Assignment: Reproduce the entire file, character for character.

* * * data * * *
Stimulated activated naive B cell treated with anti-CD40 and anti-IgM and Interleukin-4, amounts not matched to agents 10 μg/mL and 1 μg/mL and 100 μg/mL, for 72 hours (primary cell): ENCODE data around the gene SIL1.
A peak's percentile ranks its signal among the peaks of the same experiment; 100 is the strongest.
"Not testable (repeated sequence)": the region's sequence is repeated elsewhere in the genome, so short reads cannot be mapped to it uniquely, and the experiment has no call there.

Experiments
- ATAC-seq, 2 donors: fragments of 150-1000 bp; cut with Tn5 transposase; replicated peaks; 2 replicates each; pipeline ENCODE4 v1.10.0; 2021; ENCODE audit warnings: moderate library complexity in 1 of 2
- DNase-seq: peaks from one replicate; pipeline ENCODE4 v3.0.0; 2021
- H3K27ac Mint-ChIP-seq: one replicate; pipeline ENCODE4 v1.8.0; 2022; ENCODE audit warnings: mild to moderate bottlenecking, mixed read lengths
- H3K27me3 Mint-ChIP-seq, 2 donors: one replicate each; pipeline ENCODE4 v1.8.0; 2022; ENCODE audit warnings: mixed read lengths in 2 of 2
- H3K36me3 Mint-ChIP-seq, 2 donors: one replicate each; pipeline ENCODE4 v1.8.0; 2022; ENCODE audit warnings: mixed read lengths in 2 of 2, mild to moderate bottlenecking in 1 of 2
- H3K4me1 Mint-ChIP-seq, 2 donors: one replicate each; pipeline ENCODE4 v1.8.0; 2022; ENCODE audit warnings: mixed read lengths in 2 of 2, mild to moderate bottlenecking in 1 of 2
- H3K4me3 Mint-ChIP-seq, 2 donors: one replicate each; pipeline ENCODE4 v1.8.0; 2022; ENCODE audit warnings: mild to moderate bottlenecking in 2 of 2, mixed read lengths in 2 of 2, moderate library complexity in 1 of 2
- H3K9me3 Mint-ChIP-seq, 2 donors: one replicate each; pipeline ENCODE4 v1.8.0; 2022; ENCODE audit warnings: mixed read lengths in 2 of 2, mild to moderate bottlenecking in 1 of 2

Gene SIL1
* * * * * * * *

Stimulated activated naive B cell treated with anti-CD40 and anti-IgM and Interleukin-4, amounts not matched to agents 10 μg/mL and 1 μg/mL and 100 μg/mL, for 72 hours (primary cell): ENCODE data around the gene SIL1.
A peak's percentile ranks its signal among the peaks of the same experiment; 100 is the strongest.
"Not testable (repeated sequence)": the region's sequence is repeated elsewhere in the genome, so short reads cannot be mapped to it uniquely, and the experiment has no call there.

Experiments
- ATAC-seq, 2 donors: fragments of 150-1000 bp; cut with Tn5 transposase; replicated peaks; 2 replicates each; pipeline ENCODE4 v1.10.0; 2021; ENCODE audit warnings: moderate library complexity in 1 of 2
- DNase-seq: peaks from one replicate; pipeline ENCODE4 v3.0.0; 2021
- H3K27ac Mint-ChIP-seq: one replicate; pipeline ENCODE4 v1.8.0; 2022; ENCODE audit warnings: mild to moderate bottlenecking, mixed read lengths
- H3K27me3 Mint-ChIP-seq, 2 donors: one replicate each; pipeline ENCODE4 v1.8.0; 2022; ENCODE audit warnings: mixed read lengths in 2 of 2
- H3K36me3 Mint-ChIP-seq, 2 donors: one replicate each; pipeline ENCODE4 v1.8.0; 2022; ENCODE audit warnings: mixed read lengths in 2 of 2, mild to moderate bottlenecking in 1 of 2
- H3K4me1 Mint-ChIP-seq, 2 donors: one replicate each; pipeline ENCODE4 v1.8.0; 2022; ENCODE audit warnings: mixed read lengths in 2 of 2, mild to moderate bottlenecking in 1 of 2
- H3K4me3 Mint-ChIP-seq, 2 donors: one replicate each; pipeline ENCODE4 v1.8.0; 2022; ENCODE audit warnings: mild to moderate bottlenecking in 2 of 2, mixed read lengths in 2 of 2, moderate library complexity in 1 of 2
- H3K9me3 Mint-ChIP-seq, 2 donors: one replicate each; pipeline ENCODE4 v1.8.0; 2022; ENCODE audit warnings: mixed read lengths in 2 of 2, mild to moderate bottlenecking in 1 of 2

Gene SIL1